Also, has a new baseball stadium ever been a good deal, economically, for the city in which it’s built?

    It all depends on how many goodies the city and state gave up to land the stadium in Fremont. Most of the time, though, the tax breaks and other money kicked in by local governments ends up making these stadiums not such a good idea when examined in cold, hard financial terms.

  5. #5 Janet D. Stemwedel
    November 15, 2006

    I’ve corrected the spelling of “Sox” in the post. Mea culpa, mea maxima culpa!

  6. #6 Babe in the Universe
    November 15, 2006

    The A’s have been unhappy since the Raiders moved back to share Oakland’s Coliseum. Their view of the Eastbay hills was then blocked by a huge structure nicknamed “Mount Davis.” after Raiders owner Al Davis. Repeated attempts to find a new location in Oakland were stymied by Mayor Jerry Brown’s insistence on including affordable housing.

    The Oakland Coliseum is very convenient to public transit, with a BART station and now Amtrak. Last week the San Francisco 49er’s announced they wish to leave Candlestick Park (aka Monster Park) for a new stadium in Santa Clara. The new site is close to light rail.

  7. #7 Rob Knop
    November 15, 2006

    The worst thing ever to happen to Oakland was the Raiders moving back.

    Well, OK, that’s hyperbole. The worst thing is probably how high they are on the list of “most murders per year” statistic.

    But, still. The Raiders left, and there was much angst. I quickly shifted my allegiance to the 49ers, which turned out to be a very rewarding shift at the time. They went to LA; I wanted LA to keep them. Then they come back, and the Oakland City Council plays dead for Al Davis. The A’s got screwed over big time; both short-term (not playing in the Colisseum for a week or so, torn up fields that nearly led to game cancellations) and long-term (the stadium with that awful Davis Mountain is no longer nearly so baseball-friendly).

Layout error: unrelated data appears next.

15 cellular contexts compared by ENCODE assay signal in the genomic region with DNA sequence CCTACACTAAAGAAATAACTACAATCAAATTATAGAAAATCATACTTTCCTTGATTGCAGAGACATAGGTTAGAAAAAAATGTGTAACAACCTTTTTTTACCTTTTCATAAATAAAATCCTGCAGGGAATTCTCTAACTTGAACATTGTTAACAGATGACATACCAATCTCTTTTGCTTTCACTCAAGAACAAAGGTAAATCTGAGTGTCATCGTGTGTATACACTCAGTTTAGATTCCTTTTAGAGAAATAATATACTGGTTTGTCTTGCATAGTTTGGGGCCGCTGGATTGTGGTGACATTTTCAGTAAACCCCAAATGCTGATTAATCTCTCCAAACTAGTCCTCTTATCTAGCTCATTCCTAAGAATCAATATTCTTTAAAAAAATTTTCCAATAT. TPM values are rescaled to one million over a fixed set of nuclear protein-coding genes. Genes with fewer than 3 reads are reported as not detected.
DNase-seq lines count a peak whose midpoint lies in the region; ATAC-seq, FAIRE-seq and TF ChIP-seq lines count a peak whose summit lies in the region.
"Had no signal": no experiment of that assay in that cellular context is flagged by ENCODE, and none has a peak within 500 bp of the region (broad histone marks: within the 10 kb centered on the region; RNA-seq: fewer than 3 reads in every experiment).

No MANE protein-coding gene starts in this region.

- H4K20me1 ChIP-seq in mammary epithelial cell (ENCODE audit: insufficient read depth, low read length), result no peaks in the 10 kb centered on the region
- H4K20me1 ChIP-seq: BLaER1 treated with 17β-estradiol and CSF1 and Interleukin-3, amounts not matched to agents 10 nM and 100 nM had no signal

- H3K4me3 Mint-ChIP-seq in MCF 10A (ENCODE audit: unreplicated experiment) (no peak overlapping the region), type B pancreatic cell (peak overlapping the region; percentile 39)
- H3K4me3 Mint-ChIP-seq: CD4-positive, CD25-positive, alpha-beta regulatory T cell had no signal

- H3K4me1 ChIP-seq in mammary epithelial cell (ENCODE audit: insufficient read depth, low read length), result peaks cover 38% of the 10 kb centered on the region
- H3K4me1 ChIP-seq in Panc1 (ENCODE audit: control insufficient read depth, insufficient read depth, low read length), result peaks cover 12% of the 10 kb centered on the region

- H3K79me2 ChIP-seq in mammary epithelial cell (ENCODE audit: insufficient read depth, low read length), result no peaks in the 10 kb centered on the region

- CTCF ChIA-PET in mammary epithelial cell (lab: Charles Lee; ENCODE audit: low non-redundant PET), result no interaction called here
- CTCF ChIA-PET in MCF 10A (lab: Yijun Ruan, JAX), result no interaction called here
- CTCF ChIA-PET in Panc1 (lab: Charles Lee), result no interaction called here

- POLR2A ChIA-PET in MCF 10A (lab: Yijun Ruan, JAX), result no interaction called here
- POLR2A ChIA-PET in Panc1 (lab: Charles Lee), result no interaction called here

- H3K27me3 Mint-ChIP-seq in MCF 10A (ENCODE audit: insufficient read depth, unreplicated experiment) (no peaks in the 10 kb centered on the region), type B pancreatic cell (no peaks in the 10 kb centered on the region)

I sympathzie greatly for their desire to go elsewhere.

    But… yeah, the BART to the colliseum is great, and it’s a crying shame that the new stadium won’t have that. I have many fond memories of the summer between 8th and 9th grades. My dad, at the time, worked at a company that had season tickts for A’s games; excellent seats in about the 12th row of the first deck, behind the visitor’s dugout. Well, they couldn’t always give away the tickets to the day games (usually they gave them away to customers), because of this pesky little work thing. So, roughly once a week, my sister and I had *excellent* free tickets to the game. Hop on BART, go to the game, hop on BART, come home…. Those were the days. That was a great summer.

    And now, not only are the A’s planning on moving away from BART, lots of school districts in various places are talking about “balanced” school years that will forever kill summer vacation. Western civilization is ending, I tell you.


  8. #8 William the Coroner
    November 15, 2006

    OK, I’m curious, I want to see the rest of the list!

    And can a vegetarian give good list? I think real grudge holding requires meat eating.